Serendipity: Making Music, Standing Together

Magic sometimes happens when one is in the right place at the right time. In this case it was slightly before 9:30 a.m. Friday, March 25, when three local musicians set up to play a brief concert at a tiny post office in a shopping center adjacent to Hot Springs Village, Arkansas.

There was no advance notice given, the musicians weren’t collecting for a cause, and they didn’t pass the hat. Nor did they attract a large audience. Their reward was simply a smile or two, from those who came to mail packages, buy stamps, or check their postal boxes. The trio did it for the joy of making music together and to express, through that music, the concern they and many others feel right now for what is happening half a world away.

Dr. Millie Gore Lancaster, an accomplished clarinet player, published author and retired teacher, and her long-time clarinet-playing friend, Sharon Daughters, both of Hot Springs Village, were joined by Phillip Wilson, also a retired teacher and published author, of Tucumcari, New Mexico, on the baritone horn, for a performance that both began and ended with the Ukraine National Anthem. Wilson, known as “Papa,” is a lifelong friend of Mrs. Lancaster, in Hot Springs Village for an extended visit. While here, he also serves as guest conductor of the Village Strings.

The Totally Unauthorized Fully Vaccinated Post Office Pop-Up Band: from left, Phillip “Papa” Wilson, Dr. Millie Gore Lancaster, and Sharon Daughters.

It was the kind of serendipity that doesn’t often occur, and this small community with a large population of retirees is not really a place where the unexpected regularly happens. However, the Post Office Pop-Up Band is not a one-time phenomenon. According to Lancaster, it was an idea that sprung out of an incident three days before Christmas in 2018. Some people waiting in a long line for service were irritable, and a few at the postal service windows became abusive when they learned their packages would not arrive at destinations on time.

Lancaster spoke up: “I’m going to bring my clarinet and play music to remind everyone to be kind to each other,” she announced. She didn’t do it that season, but when spring arrived, she and Daughters, who is a fellow clarinetist, began playing happy music like “Supercalifragilisticexpialidocious” and “Bare Necessities,” just for the fun of it, outside the same post office.

That was in 2019.

They sat out 2020 due to the pandemic, she notes, but began playing again in the spring of 2021. It was time for good friends to “get out and play,” making music together once again. They became the “Totally Unauthorized, Fully Vaccinated Post Office Pop-Up Band.” However, the wind blew their sign down and their sheet music away one too many times, so by Christmas they were popping up once again inside the postal office. When “Papa” Wilson came to visit, they were a trio.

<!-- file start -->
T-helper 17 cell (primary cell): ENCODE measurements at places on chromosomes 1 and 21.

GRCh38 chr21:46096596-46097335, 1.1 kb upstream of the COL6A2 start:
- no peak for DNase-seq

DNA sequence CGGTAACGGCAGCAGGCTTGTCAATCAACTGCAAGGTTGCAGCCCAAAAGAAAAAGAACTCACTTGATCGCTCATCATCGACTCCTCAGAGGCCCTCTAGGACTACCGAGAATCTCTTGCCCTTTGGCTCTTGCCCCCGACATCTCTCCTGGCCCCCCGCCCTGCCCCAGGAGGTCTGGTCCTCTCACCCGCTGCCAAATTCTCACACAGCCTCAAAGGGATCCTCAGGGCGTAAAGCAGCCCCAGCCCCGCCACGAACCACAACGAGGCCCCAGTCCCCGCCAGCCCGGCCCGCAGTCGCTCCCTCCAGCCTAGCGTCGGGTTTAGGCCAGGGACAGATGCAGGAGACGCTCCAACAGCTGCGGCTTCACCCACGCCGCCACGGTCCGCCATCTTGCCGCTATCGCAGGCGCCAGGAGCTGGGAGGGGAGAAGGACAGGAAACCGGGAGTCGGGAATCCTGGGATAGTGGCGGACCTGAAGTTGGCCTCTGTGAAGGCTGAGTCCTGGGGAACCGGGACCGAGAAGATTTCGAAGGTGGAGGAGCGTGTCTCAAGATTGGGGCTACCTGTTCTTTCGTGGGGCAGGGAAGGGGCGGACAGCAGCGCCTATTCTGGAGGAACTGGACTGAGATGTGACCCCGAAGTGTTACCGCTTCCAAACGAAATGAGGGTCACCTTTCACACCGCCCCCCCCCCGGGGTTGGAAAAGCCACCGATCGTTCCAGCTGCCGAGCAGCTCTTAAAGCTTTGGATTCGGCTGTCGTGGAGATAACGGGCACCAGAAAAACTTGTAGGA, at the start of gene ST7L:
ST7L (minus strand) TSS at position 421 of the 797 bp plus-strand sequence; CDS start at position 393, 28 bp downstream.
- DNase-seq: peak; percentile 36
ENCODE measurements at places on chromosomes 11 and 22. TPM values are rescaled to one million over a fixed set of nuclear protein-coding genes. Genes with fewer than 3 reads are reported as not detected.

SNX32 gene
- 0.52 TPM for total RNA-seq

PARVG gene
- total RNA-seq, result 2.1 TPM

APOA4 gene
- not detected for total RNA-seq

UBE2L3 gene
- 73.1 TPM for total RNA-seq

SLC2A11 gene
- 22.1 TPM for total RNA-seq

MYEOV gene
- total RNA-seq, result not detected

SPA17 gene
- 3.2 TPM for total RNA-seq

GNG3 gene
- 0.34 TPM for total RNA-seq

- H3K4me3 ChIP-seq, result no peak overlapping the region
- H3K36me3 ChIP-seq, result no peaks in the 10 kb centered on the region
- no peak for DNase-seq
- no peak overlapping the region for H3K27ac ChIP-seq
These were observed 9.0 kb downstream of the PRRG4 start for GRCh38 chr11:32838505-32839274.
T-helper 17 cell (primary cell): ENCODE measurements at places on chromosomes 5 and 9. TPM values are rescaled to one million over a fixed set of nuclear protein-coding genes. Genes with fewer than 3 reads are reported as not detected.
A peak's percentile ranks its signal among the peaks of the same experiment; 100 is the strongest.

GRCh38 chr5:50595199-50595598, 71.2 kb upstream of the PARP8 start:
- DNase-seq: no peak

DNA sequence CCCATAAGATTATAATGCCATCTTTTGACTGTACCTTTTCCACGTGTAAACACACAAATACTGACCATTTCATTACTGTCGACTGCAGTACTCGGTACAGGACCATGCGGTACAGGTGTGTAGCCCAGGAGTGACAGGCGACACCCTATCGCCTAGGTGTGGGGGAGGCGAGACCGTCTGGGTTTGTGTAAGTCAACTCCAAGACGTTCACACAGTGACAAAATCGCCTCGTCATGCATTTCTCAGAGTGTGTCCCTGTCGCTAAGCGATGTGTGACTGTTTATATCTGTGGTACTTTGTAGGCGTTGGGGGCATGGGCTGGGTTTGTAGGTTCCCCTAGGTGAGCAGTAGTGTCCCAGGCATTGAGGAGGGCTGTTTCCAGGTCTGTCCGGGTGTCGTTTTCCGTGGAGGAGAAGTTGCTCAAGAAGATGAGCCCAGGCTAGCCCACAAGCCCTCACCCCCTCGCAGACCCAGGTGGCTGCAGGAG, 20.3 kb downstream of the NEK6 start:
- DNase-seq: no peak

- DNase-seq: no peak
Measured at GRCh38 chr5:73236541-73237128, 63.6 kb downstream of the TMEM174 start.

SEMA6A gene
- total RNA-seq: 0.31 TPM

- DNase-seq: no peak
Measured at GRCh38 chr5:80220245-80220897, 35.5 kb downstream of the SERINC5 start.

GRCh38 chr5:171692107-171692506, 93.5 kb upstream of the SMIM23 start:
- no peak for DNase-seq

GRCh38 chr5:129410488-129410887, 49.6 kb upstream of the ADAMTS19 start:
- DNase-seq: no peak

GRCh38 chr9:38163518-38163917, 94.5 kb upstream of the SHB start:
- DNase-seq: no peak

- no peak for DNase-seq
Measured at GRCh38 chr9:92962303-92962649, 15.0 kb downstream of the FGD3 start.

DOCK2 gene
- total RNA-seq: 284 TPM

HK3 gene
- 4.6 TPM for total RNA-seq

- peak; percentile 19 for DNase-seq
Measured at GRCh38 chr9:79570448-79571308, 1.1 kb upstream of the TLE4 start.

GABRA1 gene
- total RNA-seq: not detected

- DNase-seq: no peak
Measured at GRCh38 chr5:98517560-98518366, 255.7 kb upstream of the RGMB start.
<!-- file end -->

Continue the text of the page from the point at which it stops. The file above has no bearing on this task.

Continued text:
Why the miniscule U.S Post Office as a venue? Because, says Lancaster, she still remembers that Christmas when it was not pleasant to be there.  

In addition to the Ukrainian National Anthem, which is said to be the most popular piece of music in that nation, the trio played “You’ve Got a Friend in Me,” from Toy Story, “Can You Feel the Love Tonight?” from The Lion King, and a poignant Bob Dylan “Blowin’ in the Wind.” The concert could have been longer, but the musicians had another agenda. They were moving on to the main post office in Hot Springs, some 13 miles away, hoping to delight postal patrons there.

A simple sign, in Ukraine’s flag colors of blue and yellow, proclaimed simply, “Stand with Ukraine.”

Lancaster said, “We were inspired this time by the musicians in Ukraine whom we saw playing alone amidst the rubble, a cellist once, and a pianist another time. We thought we would join with our brother and sister musicians in solidarity a half world away.”

When it was adopted by the citizens of the independent Ukrainian National Republic following the 1917 Bolshevik Revolution in Russia, the anthem had three verses, and slightly different words. It was adopted in its present form, a single stanza with a repeating chorus, in 2003. The opening line proclaims: “Ukraine’s glory and freedom which haven’t perished . . .” Today, the emphasis is “on vanquishing the country’s enemies and the fresh breath of freedom that citizens so cherish, as they now seek to defend it.”

Indeed, it’s good to make music, to listen to that music, and to stand together.

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